I am asking to get people's success stories in presenting a data management case for secure data backup using remote online services, rather than the antiquated "server in a locked room" model of security.

In general, I have gotten the impression that most IRB's think that a server on-campus in a locked room is safer than a cloud server in a mysterious data center. It's an argument that doesn't hold much water to me. In the business world, vital data is stored in cloud data centers all the time. However, given that IRB boards tend to not have many data-security specialists (if any), I am not sure what kinds of guarantees are typically requested.

For those who have gone down this road, what kinds of services and guarantees were required to meet the requirements of an IRB panel (and for what level of vulnerability of subjects and disclosure risks)? For example, for medical data, I would assume that a HIPAA-compliant data service (e.g., Carbonite's Pro version) would usually be sufficient (but possibly not always). I am most interested in slightly lower-risk data (e.g., sociological or cognitive), but would be interested in any reports on reasonable and IRB-approved service requirements for storing, syncing, and sharing data on a project. Is a HIPAA-compliant storage usually sufficient? Is it sometimes sufficient to have a non-HIPAA-compliant one, but with some other types of certification or privacy guarantees? How important are guarantees that data will be fully-stored in a same-country (e.g., US) data center or on a discrete server? In short, I'm hoping to figure out the guidelines that are generally used for matching a remote data service to an IRB data management plan.

  • Are the data anonymized? If so, why do you need to have a "locked room" data management plan?
    – Thomas
    Jul 31, 2014 at 21:17
  • 1
    There are a few reasons. First, some types of data for research processes are inherently non-anonymous: think very large text corpora that may contain names in the text. Second, other types of data, while anonymized, can be used to uniquely identify a person. Big data sets, even with anonymized user ID's, can be used to pinpoint real people. Finally, if you are dealing with data from vulnerable populations (e.g., students), it is always prudent to store the data carefully just in case it might be used to identify users. For example, linguistic fingerprints or later college grades.
    – Namey
    Aug 1, 2014 at 19:11
  • 1
    And those are just on the social-science/linguistics side. For people who work with DNA data... you can anonymize the labels it all you want, you've got their uniquely-identifying info either way. In short, with modern analytical techniques, having truly-anonymous data in a rich data set is usually a pipe dream. It's the 20-questions problem: even 20 yes-no variables can uniquely identify most individuals through history.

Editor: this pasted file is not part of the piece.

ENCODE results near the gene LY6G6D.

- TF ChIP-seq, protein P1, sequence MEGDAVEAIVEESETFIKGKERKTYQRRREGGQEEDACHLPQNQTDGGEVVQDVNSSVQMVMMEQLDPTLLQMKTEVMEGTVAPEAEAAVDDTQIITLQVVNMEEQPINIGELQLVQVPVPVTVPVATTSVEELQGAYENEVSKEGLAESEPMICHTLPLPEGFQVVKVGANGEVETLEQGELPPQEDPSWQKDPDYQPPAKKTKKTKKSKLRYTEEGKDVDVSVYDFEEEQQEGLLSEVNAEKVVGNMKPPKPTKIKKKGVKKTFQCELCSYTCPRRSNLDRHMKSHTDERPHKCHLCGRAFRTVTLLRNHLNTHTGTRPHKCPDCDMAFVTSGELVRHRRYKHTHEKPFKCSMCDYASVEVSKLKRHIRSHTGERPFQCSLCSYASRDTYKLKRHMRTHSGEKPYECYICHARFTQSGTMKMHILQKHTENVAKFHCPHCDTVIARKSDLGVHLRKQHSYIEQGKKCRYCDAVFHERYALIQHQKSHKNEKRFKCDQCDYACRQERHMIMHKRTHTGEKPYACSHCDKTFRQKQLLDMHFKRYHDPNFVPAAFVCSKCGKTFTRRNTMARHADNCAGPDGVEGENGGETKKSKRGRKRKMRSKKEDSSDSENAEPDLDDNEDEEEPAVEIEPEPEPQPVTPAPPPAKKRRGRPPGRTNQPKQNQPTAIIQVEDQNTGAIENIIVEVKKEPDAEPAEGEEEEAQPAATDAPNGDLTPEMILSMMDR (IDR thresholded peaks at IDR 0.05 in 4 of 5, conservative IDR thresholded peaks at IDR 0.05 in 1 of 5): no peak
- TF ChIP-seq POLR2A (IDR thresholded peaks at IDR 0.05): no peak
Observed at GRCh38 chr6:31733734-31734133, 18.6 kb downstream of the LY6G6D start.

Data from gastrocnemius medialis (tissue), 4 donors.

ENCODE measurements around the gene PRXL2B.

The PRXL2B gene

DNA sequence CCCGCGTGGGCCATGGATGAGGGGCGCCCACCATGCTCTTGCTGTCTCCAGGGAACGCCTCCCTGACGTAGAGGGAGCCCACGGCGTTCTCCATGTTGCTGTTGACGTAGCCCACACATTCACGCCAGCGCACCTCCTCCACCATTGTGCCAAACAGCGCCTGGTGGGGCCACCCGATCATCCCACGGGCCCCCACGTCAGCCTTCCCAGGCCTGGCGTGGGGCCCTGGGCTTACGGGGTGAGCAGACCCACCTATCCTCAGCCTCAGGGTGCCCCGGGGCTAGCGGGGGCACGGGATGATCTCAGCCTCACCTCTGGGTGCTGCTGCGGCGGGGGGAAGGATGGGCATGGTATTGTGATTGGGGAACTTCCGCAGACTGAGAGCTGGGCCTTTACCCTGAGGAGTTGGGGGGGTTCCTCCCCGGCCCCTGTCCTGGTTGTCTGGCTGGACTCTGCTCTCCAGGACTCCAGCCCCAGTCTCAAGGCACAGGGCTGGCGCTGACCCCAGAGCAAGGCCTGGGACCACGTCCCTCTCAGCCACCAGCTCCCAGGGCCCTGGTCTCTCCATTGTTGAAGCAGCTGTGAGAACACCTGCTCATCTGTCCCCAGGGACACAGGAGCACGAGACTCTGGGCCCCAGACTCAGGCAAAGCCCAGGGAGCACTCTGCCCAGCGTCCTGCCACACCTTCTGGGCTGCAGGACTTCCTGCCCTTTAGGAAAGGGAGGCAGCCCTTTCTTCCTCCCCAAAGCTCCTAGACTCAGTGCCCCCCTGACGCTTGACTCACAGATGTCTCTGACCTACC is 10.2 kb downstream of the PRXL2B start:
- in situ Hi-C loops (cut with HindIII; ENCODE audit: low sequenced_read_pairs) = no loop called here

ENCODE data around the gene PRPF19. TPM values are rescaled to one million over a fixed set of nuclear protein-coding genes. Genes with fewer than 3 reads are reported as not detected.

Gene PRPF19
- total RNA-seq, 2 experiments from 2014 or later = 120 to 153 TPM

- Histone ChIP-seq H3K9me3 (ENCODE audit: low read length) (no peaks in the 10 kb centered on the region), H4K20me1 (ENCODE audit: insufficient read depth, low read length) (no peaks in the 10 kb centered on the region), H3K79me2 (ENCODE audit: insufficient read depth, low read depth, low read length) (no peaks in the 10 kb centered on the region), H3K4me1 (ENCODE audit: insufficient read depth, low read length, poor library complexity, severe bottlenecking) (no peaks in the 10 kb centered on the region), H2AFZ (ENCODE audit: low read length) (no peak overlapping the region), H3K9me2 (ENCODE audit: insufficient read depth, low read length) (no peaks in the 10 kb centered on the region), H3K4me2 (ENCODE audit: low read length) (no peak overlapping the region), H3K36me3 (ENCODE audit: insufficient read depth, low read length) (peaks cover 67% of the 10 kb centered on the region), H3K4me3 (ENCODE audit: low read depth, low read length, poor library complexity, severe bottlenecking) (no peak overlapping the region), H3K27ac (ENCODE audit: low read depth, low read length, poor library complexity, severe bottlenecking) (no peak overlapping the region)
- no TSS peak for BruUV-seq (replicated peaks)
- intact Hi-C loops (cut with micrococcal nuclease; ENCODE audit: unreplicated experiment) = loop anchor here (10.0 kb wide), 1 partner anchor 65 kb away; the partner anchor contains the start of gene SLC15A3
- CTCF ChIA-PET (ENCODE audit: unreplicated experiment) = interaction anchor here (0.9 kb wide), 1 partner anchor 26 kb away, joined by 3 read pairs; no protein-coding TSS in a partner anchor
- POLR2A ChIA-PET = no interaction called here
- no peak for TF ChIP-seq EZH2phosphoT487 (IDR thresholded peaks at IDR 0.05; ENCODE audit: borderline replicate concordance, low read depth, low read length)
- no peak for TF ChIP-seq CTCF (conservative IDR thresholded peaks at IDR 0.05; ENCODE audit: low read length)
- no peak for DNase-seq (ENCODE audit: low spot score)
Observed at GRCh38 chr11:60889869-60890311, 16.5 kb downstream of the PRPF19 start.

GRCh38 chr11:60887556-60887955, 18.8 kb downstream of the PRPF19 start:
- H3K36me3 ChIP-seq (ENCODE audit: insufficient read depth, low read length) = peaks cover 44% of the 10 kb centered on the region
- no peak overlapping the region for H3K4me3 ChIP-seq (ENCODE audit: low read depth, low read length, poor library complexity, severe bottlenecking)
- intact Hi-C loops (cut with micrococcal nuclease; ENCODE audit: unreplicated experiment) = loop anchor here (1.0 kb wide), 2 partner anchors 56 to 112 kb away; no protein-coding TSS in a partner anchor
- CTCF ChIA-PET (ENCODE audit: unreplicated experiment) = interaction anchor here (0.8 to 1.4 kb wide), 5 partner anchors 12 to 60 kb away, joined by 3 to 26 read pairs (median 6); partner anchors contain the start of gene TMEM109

– Namey
    Aug 1, 2014 at 19:14
  • 2
    As said on meta, I believe this question is off-topic, since it's mostly about a technological solution for secure data handling. Might be a much better fit for security.stackexchange.com.
    – user102
    Aug 7, 2014 at 9:06
  • 1
    Does this document from LLNL help?
    – StrongBad
    Aug 8, 2014 at 21:33

1 Answer 1


While this solution will likely be only a drop in the bucket for your request, I did write a paper covering security issues related to health information and HIPAA while finishing up my Master's. Section 6 has a case study on Amazon Web Services as a "HIPAA-compliant" cloud storage solution, including both its positives and its negatives.

Since this was a review paper, I feel the need to point out that I don't have any personal experience with Amazon Web Services or with setting it up for HIPAA compliance, so don't take it as an endorsement either for or against its use.

It's important to evaluate exactly what any proposed service you select actually provides. AWS, for example, supports basically the creation of the HIPAA-compliant environment. That being said, that's the creation of one, not one provided out of box. You'd have to implement a variety of features normally associated with data storage such as backing up data, auditing all changes, and so on.

Basically, you're asking what you need to do to satisfy the IRB, I guess. What you should probably be asking is what you can do to satisfy HIPAA regulations, and using that, justify that it is a viable solution to the IRB.

I can't really provide you a concrete example of an actual cloud data storage plan (the one I was involved in is non-disclosure and I'm also not an IS guy) but I might be able to answer some more conceptual questions.

You must log in to answer this question.

Not the answer you're looking for? Browse other questions tagged .